A Comparative In Vitro Analysis of Antimicrobial Effectiveness and Compressive Strength of Ginger and Clove-Modified Glass Ionomer Cement

Cureus. 2024 Mar 11;16(3):e55964. doi: 10.7759/cureus.55964. eCollection 2024 Mar.


Background Glass ionomer cement (GIC) is widely recognized for its self-adhesive characteristics and biocompatibility, making it commonly used as a restorative material. However, challenges related to limited antibacterial effectiveness and relatively low mechanical properties have hindered its widespread clinical use. Clove and ginger are recognized for their potent antimicrobial activity against numerous pathogenic microorganisms. The present study aims to enhance the clinical applicability of GIC by modifying it with clove and ginger extract. Aim The objective of the study is to assess the antimicrobial effectiveness and compressive strength of GIC modified with ginger and clove extract. Materials and methods Ginger and clove extracts were prepared and incorporated into conventional GIC at three concentrations for each, creating ginger-modified GIC groups (Group A, Group B, and Group C) and clove-modified GIC groups (Group D, Group E, and Group F), with Group G as the control (conventional GIC without modification). The antimicrobial assessment was conducted on disc-shaped GIC specimens (3.0 mm height x 6.0 mm diameter) prepared using molds. Bacterial strains were used to evaluate antimicrobial properties, with minimum inhibitory concentration (MIC) assays conducted at intervals of one to four hours for both modified and unmodified groups. Compressive strength specimens were prepared using cylindrical molds (6.0 mm height × 4.0 mm diameter), according to the ISO (International Organization for Standardization) guidelines. The evaluation was conducted using a Zwick universal testing machine (ElectroPuls® E3000, Instron, Bangalore, India), with the highest force at the point of specimen fracture recorded to determine compressive strength. Statistical analysis was conducted utilizing a one-way analysis of variance (ANOVA) alongside Tukey's post hoc test, with a significance threshold set at p < 0.01. Results The antimicrobial effectiveness of clove and ginger-modified GIC was assessed through a MIC assay, revealing a statistically significant improvement in antimicrobial potency against Streptococcus mutans and Lactobacillus within the modified groups compared to the control group (p < 0.01). Increased extract concentration correlated with enhanced antimicrobial activity. Clove-modified GIC exhibited superior antimicrobial efficacy compared to ginger extract. Compressive strength was higher in clove-modified GIC groups (p < 0.01), with Group F showing a maximum value of 175.88 MPa, while other modified groups demonstrated similar results to the control, with a value of 166.81 MPa (p > 0.01). Conclusion The study concludes that both clove-modified GIC and ginger-modified GIC exhibited antimicrobial activity against Streptococcus mutans and Lactobacillus species. The antimicrobial activity was notably higher in clove-modified GIC compared to ginger-modified GIC. Additionally, the compressive strength of clove-modified GIC surpassed all other groups. Thus, clove-modified GIC emerges as a promising restorative material for addressing recurrent caries. Future investigation is necessary to assess the long-term durability of the material.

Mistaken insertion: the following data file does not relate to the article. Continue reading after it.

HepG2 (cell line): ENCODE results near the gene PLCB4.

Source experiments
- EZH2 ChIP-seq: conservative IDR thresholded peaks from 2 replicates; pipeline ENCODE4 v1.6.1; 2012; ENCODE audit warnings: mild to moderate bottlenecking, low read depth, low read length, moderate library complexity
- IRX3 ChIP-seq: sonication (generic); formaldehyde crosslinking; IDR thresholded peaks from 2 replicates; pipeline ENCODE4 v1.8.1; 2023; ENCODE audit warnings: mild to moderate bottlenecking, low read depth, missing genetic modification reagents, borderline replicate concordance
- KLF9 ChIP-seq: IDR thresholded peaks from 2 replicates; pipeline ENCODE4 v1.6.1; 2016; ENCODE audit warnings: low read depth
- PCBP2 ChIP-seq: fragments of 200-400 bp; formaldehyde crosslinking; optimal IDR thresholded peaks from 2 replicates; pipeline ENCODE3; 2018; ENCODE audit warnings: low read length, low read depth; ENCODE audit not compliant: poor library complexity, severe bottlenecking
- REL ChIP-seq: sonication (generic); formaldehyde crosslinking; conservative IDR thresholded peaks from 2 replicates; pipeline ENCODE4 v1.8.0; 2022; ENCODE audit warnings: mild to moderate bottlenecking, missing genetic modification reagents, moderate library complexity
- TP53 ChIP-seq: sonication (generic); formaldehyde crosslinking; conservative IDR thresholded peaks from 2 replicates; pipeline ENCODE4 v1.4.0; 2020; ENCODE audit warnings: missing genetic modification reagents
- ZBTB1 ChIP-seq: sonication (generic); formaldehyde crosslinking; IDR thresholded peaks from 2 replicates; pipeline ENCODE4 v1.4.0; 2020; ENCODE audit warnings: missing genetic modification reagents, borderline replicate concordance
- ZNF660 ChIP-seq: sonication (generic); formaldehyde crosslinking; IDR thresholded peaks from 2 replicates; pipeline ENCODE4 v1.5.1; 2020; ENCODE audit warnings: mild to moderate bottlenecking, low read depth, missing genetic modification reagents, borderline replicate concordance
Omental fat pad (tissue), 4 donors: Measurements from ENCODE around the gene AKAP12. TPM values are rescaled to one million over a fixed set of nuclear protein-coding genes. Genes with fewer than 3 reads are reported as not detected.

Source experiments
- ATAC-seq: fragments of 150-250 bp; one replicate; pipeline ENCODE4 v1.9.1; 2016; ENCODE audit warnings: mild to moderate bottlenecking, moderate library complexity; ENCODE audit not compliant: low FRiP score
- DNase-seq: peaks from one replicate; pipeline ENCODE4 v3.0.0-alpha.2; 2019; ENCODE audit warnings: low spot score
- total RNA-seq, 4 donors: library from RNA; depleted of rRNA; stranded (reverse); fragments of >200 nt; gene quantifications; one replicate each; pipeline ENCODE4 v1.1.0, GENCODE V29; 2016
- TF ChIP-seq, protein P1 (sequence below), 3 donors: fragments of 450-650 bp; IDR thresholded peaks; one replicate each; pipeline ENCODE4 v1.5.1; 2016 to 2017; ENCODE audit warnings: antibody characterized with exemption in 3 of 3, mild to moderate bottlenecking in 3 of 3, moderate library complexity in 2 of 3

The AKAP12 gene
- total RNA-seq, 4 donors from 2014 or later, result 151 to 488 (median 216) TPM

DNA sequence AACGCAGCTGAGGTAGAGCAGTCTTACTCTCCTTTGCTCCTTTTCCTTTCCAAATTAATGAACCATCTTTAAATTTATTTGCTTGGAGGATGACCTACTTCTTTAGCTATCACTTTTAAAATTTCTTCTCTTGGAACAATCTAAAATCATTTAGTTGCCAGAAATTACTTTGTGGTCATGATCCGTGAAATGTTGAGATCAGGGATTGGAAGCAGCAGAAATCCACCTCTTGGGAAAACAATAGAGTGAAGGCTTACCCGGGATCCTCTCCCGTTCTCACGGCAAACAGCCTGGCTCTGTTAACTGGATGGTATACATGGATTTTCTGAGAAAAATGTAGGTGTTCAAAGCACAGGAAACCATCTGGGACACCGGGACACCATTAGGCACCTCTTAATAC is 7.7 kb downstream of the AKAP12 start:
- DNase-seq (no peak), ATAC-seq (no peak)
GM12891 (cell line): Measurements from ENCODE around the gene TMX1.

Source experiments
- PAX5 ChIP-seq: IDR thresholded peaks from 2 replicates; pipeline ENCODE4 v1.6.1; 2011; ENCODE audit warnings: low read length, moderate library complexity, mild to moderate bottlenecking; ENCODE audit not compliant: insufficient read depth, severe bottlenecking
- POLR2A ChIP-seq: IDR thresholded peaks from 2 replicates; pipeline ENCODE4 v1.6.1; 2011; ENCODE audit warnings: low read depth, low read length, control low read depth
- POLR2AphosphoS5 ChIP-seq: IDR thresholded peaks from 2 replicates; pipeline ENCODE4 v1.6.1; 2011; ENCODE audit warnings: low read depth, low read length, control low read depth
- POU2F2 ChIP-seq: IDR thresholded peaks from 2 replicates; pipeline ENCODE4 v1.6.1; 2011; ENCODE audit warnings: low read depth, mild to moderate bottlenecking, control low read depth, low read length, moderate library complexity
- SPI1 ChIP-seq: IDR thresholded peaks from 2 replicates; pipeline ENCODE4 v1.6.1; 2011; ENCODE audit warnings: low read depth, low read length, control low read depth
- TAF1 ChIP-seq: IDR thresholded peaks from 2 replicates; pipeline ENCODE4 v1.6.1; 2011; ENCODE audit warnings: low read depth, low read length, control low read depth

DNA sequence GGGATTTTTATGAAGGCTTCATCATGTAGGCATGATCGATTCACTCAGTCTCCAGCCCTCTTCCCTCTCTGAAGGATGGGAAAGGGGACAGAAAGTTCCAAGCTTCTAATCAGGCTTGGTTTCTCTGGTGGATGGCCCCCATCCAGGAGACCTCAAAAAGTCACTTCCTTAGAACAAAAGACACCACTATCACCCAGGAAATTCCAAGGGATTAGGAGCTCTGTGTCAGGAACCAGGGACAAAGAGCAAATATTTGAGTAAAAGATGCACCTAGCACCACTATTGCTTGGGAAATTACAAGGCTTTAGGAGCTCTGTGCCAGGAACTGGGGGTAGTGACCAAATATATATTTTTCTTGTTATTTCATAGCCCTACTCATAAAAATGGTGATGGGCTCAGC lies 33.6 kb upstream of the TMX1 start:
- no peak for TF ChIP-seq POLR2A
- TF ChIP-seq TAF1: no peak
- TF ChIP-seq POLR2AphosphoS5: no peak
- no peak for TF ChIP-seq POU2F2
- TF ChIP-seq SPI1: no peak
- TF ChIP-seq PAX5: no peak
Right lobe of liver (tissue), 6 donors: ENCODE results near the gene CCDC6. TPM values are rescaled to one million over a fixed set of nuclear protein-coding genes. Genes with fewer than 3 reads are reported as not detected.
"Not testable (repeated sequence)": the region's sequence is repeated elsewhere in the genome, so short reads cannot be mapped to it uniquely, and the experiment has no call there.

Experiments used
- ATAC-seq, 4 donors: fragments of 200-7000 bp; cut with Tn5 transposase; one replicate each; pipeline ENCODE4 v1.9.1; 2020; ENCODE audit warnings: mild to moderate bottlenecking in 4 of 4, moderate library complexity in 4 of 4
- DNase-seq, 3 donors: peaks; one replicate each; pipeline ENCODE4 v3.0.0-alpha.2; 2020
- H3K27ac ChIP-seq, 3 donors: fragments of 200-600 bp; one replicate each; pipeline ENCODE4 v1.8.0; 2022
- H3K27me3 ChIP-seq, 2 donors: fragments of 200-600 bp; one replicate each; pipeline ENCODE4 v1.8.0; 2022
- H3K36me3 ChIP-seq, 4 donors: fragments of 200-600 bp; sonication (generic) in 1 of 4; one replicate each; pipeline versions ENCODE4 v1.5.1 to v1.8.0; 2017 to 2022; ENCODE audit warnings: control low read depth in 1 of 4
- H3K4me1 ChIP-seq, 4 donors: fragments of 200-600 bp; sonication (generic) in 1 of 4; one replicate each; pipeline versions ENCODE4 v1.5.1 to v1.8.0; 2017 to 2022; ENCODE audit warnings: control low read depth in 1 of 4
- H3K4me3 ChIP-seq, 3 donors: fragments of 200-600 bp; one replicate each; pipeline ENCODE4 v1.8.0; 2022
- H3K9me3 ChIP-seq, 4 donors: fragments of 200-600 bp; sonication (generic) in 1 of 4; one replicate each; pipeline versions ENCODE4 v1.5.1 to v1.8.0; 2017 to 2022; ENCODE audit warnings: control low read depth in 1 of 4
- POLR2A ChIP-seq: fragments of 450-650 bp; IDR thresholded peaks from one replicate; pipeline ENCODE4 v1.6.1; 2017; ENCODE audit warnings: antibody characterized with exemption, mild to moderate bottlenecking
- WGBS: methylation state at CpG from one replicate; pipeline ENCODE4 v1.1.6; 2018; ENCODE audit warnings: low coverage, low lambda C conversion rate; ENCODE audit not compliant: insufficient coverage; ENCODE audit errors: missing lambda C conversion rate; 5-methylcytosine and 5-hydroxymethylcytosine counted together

Keywords: antimicrobial activity; clove; ginger extract; modified glass ionomer cement; restorative dentistry; strength.